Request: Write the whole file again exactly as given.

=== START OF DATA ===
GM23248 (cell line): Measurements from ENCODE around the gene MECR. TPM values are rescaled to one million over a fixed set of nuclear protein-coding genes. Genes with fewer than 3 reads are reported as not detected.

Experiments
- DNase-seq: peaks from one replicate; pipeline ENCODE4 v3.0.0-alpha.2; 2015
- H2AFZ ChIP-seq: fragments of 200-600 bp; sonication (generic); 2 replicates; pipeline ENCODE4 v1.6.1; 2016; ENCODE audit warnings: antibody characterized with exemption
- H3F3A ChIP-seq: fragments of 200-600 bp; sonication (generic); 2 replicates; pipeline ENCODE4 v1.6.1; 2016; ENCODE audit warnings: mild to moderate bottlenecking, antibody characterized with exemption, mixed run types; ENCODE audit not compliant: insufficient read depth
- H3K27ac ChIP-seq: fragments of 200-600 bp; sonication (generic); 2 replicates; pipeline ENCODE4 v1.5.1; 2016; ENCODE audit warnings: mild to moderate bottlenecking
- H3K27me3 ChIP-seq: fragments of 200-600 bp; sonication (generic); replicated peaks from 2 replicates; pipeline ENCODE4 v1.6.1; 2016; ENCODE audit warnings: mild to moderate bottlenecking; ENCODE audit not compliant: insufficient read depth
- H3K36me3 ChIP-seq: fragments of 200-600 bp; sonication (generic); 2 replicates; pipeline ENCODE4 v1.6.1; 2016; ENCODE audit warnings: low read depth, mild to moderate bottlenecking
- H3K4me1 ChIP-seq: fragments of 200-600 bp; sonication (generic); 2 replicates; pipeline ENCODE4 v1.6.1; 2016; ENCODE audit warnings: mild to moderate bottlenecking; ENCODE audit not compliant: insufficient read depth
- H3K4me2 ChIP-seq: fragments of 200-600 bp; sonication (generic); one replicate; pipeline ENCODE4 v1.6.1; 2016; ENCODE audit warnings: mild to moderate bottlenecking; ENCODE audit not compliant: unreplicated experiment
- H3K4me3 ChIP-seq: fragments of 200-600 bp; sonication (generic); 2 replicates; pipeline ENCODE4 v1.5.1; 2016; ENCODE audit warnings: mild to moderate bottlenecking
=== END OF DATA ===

GM23248 (cell line): Measurements from ENCODE around the gene MECR. TPM values are rescaled to one million over a fixed set of nuclear protein-coding genes. Genes with fewer than 3 reads are reported as not detected.

Experiments
- DNase-seq: peaks from one replicate; pipeline ENCODE4 v3.0.0-alpha.2; 2015
- H2AFZ ChIP-seq: fragments of 200-600 bp; sonication (generic); 2 replicates; pipeline ENCODE4 v1.6.1; 2016; ENCODE audit warnings: antibody characterized with exemption
- H3F3A ChIP-seq: fragments of 200-600 bp; sonication (generic); 2 replicates; pipeline ENCODE4 v1.6.1; 2016; ENCODE audit warnings: mild to moderate bottlenecking, antibody characterized with exemption, mixed run types; ENCODE audit not compliant: insufficient read depth
- H3K27ac ChIP-seq: fragments of 200-600 bp; sonication (generic); 2 replicates; pipeline ENCODE4 v1.5.1; 2016; ENCODE audit warnings: mild to moderate bottlenecking
- H3K27me3 ChIP-seq: fragments of 200-600 bp; sonication (generic); replicated peaks from 2 replicates; pipeline ENCODE4 v1.6.1; 2016; ENCODE audit warnings: mild to moderate bottlenecking; ENCODE audit not compliant: insufficient read depth
- H3K36me3 ChIP-seq: fragments of 200-600 bp; sonication (generic); 2 replicates; pipeline ENCODE4 v1.6.1; 2016; ENCODE audit warnings: low read depth, mild to moderate bottlenecking
- H3K4me1 ChIP-seq: fragments of 200-600 bp; sonication (generic); 2 replicates; pipeline ENCODE4 v1.6.1; 2016; ENCODE audit warnings: mild to moderate bottlenecking; ENCODE audit not compliant: insufficient read depth
- H3K4me2 ChIP-seq: fragments of 200-600 bp; sonication (generic); one replicate; pipeline ENCODE4 v1.6.1; 2016; ENCODE audit warnings: mild to moderate bottlenecking; ENCODE audit not compliant: unreplicated experiment
- H3K4me3 ChIP-seq: fragments of 200-600 bp; sonication (generic); 2 replicates; pipeline ENCODE4 v1.5.1; 2016; ENCODE audit warnings: mild to moderate bottlenecking